This program has many tools for determining memory bandwidth as well as various latency values.
Here we can see solid performance out of all the test systems. The memory controller on the 3900X is very competitive here, turning in a slightly higher score than our 10900K. However, the difference is fairly small. We do see a marked improvement in the 10900K compared to the outgoing 9900K.
The AMD and Intel mainstream CPU’s trade blows here. The Intel 10900K comes out with a slight lead. Again, Intel has definitely improved the memory controller of the 10th generation CPUs.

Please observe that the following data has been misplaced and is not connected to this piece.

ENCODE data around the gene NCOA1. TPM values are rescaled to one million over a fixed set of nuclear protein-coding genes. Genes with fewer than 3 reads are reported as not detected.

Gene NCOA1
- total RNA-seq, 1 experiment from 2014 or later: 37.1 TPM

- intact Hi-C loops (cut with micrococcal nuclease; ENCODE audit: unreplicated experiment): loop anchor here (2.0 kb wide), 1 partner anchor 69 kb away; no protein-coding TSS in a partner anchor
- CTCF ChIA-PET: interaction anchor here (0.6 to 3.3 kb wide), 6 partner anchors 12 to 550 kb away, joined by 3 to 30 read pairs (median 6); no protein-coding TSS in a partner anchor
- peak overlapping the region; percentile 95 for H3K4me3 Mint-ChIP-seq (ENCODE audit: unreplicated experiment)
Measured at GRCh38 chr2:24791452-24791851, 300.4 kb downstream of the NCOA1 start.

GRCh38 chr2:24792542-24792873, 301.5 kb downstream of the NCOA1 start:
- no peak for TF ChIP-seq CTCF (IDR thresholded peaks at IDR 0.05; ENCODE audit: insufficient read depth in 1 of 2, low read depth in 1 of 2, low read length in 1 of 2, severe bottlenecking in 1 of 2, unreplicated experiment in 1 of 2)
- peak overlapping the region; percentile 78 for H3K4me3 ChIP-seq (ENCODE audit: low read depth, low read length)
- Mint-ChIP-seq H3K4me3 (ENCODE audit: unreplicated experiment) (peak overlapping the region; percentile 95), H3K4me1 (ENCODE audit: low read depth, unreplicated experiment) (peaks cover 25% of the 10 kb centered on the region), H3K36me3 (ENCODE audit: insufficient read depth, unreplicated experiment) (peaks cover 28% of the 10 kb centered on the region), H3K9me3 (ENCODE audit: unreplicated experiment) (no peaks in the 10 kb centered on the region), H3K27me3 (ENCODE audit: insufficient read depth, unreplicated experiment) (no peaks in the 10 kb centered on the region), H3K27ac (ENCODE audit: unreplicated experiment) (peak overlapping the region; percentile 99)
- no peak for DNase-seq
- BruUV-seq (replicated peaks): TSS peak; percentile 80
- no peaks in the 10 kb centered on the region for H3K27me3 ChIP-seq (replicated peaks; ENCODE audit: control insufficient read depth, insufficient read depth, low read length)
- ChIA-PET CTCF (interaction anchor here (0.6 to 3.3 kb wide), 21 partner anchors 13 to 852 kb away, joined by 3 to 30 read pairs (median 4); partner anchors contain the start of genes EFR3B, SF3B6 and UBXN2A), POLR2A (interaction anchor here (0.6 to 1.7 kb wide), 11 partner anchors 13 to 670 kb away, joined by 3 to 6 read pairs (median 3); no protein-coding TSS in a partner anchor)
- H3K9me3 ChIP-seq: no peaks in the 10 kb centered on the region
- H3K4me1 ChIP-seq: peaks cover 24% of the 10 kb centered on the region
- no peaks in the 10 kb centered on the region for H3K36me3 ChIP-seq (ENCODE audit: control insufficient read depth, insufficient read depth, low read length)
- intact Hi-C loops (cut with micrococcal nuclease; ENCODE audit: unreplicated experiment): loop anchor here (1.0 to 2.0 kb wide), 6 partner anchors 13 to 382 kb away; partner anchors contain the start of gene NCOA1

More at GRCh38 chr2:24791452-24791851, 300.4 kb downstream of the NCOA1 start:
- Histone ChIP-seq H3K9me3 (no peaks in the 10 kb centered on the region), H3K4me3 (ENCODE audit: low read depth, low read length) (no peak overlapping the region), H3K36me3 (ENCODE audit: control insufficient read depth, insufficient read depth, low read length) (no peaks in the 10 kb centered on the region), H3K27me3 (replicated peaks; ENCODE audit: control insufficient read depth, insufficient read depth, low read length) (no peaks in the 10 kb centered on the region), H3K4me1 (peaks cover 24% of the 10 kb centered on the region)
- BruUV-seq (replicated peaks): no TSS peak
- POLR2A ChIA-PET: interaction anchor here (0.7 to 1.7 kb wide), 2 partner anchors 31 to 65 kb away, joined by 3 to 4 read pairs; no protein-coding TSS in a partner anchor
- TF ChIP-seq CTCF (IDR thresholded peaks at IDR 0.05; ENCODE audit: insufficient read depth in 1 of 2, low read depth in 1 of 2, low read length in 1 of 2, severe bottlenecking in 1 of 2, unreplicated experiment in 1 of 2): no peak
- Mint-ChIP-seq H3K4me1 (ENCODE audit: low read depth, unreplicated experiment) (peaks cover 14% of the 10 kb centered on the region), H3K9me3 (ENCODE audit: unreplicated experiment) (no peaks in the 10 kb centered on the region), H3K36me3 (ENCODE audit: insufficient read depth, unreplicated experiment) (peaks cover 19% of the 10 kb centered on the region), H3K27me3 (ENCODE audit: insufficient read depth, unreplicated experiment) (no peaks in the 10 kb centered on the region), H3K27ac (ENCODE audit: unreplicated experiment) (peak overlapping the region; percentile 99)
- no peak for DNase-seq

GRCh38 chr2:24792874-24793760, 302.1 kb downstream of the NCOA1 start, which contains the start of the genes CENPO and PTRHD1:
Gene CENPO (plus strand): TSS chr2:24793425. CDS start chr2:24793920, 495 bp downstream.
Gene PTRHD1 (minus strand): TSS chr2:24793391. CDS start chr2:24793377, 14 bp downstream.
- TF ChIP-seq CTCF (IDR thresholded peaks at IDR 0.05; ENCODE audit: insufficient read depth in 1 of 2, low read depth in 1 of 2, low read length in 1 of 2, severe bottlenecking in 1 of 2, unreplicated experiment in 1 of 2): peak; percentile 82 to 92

Here, the AMD Ryzen 9 3900X is considerably faster than the Intel Core i9-10900K. Still, Intel does improve on the previous iteration of its Skylake architecture by a good margin. One thing to point out here is that while Intel may win and lose in these tests, it’s CPU’s do not have the same Infinity Fabric clock divider, which limits the Ryzen 3000 series after about DDR4 3800MHz. Overclocked to DDR4 3866MHz, Intel can easily win these memory tests.
This latest iteration of Sandra shows us aggregate memory performance, rather than splitting up the values as we did with AIDA64.
This test shows us raw memory bandwidth for each test configuration. You can see the strength of Intel’s memory controller as it produces the highest results overall.